True tales behind Euro myths and fantasy headlines
People in Ireland are among the most optimistic about their health with 84.2% of people here aged 25 to 64 perceiving their health to be good or very good, third highest in the EU after Cyprus (85%) and Greece (84.7%). The EU average was 73.3% (in 2015).
At the height of last year’s Brexit campaign, a featurelength film by the ‘Vote Leave’ campaigners — called Brexit: The Movie — presented the typical ‘EU regulated man’ waking up from sleeping on an EU regulated pillow, the result of five daft EU laws for the pillowcase and 109 for its contents — that is, if we were to believe the makers of the film.
While the many benefits of Ireland’s EU membership are clear to us here — such as unhindered access to a very lucrative market of over 500 million people; 700,000 jobs created, and foreign direct investment having increased from just €16m in 1972 to more than €30bn today — the same view does not necessarily pertain to our nearest neighbours.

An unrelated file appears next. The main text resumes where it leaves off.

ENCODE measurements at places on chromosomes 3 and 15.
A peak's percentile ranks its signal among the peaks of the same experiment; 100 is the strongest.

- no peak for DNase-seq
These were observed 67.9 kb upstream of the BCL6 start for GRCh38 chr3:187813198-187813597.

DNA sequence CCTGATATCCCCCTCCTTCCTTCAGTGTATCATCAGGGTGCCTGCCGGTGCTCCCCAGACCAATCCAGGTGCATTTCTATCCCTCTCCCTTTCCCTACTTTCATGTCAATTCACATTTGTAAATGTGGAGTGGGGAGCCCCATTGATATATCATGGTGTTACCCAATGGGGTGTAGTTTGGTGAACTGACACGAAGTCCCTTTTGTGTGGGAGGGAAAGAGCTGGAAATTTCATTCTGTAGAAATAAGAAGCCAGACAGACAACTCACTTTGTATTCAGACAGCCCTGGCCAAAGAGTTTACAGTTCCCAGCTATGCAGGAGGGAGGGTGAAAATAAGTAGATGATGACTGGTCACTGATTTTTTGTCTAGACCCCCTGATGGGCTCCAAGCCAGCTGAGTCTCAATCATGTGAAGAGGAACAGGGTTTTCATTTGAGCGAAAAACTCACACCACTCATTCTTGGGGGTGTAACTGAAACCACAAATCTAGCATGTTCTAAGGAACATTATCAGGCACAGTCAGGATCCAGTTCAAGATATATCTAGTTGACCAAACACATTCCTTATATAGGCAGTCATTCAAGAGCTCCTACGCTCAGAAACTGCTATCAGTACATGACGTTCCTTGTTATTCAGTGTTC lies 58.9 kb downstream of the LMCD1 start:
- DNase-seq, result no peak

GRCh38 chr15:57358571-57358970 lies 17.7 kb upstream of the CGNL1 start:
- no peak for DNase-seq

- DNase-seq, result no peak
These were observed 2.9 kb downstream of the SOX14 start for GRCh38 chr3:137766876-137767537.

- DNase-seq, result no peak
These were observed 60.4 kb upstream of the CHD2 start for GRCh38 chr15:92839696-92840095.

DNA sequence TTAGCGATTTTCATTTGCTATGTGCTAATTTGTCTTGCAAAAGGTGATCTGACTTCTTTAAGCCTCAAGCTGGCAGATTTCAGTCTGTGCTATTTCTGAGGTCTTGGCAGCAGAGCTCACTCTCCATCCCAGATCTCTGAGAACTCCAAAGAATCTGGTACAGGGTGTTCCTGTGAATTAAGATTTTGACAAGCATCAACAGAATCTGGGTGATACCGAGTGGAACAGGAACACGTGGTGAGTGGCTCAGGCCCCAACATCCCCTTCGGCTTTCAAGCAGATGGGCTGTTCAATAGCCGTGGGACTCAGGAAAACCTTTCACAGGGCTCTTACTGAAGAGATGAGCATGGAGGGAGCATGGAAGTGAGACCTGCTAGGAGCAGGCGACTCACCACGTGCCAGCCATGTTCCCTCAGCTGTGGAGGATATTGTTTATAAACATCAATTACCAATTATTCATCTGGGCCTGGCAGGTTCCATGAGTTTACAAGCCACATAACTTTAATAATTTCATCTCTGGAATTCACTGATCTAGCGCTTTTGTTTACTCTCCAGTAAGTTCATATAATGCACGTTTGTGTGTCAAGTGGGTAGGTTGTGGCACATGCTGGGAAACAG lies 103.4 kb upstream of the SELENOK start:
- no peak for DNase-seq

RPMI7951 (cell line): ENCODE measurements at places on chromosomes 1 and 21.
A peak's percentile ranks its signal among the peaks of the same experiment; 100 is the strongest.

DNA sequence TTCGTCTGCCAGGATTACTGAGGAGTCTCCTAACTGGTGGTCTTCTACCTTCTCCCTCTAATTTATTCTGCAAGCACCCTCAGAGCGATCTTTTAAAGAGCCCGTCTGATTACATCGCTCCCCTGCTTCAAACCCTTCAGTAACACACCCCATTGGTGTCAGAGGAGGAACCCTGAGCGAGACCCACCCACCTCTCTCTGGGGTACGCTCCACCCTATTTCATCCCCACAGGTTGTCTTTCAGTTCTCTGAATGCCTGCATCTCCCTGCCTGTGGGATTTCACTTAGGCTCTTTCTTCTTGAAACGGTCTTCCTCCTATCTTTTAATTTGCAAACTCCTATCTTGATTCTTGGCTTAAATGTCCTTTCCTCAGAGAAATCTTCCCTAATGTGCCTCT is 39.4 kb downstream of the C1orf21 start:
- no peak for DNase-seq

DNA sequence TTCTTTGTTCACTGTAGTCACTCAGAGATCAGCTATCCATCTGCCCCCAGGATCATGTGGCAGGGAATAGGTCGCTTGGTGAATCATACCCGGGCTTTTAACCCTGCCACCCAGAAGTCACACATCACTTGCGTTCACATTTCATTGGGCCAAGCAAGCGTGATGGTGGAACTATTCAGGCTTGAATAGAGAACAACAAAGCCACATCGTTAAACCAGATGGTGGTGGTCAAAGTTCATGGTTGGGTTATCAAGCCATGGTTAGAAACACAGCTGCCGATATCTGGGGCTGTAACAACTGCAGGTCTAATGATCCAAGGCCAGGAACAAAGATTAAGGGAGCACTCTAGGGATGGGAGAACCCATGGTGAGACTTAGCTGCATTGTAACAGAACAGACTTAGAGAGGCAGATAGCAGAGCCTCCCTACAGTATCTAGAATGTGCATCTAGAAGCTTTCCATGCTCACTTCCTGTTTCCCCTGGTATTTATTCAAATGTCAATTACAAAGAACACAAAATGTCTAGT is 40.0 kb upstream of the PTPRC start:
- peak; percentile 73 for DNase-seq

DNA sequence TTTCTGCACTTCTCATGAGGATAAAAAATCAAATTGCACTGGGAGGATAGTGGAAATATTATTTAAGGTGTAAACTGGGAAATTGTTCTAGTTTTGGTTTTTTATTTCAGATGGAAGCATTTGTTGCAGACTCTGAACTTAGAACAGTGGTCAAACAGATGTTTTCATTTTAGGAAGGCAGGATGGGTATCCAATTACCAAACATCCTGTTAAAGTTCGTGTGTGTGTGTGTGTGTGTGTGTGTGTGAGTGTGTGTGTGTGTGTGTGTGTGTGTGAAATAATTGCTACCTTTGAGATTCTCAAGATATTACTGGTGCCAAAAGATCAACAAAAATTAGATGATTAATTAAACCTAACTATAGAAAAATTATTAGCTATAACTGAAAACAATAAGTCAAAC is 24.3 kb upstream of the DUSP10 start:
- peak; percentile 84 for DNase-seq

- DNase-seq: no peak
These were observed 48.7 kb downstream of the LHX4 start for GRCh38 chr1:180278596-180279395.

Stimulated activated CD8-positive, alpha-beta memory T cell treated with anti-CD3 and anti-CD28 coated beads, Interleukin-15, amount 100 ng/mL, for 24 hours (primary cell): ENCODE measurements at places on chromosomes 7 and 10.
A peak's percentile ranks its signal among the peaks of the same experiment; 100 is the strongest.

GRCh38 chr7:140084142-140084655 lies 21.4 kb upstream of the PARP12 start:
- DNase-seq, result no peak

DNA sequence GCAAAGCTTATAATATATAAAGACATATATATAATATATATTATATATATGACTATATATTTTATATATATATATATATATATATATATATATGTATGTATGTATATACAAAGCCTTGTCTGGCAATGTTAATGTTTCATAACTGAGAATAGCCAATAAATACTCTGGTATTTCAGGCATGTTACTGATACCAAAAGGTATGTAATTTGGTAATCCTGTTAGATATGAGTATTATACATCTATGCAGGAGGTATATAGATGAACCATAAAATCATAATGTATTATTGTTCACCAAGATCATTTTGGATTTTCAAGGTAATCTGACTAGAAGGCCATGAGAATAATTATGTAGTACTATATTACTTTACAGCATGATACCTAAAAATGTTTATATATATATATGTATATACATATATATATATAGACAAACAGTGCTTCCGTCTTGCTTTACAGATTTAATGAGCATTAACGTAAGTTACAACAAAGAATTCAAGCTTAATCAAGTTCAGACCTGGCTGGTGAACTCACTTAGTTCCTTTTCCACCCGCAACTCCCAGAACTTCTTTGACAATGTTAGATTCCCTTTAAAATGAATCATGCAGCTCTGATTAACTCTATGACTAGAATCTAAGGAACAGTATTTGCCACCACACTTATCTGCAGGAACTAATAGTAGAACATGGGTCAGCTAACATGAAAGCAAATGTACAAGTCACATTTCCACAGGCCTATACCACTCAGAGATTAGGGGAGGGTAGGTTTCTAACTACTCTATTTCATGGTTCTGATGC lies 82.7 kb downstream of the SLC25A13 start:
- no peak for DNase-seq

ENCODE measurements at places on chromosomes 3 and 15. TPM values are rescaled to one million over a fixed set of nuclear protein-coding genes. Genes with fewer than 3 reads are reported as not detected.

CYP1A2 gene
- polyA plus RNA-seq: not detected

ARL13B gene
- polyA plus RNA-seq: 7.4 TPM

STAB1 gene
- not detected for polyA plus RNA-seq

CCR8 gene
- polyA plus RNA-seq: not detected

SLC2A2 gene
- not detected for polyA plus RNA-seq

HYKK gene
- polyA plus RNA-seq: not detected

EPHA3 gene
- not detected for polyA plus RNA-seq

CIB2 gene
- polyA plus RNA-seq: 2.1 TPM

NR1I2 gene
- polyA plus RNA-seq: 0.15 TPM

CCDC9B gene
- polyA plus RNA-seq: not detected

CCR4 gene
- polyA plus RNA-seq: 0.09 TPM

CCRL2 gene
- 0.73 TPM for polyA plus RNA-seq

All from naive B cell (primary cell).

Over the years, certain vociferous sections of the UK tabloid press have taken a distinct glee in unearthing new ‘Euro-myths’ — bendy cucumbers, bagpipe bans and bare-faced interference with busty barmaids.
If the possibility of ‘those Brussels Eurocrats’ up and deciding to rename yoghurt ‘fermented milk pudding’ gets you exercised, no doubt you’ll be equally discomfited by the directive on eggs which would apparently have to be stamped with the home address of the farmer, and can no longer be sold by the dozen.
The Euro myth has been an amusing staple of UK journalism for quite some time, and — even following the country’s eventual departure from the EU — will likely remain so for many years ahead.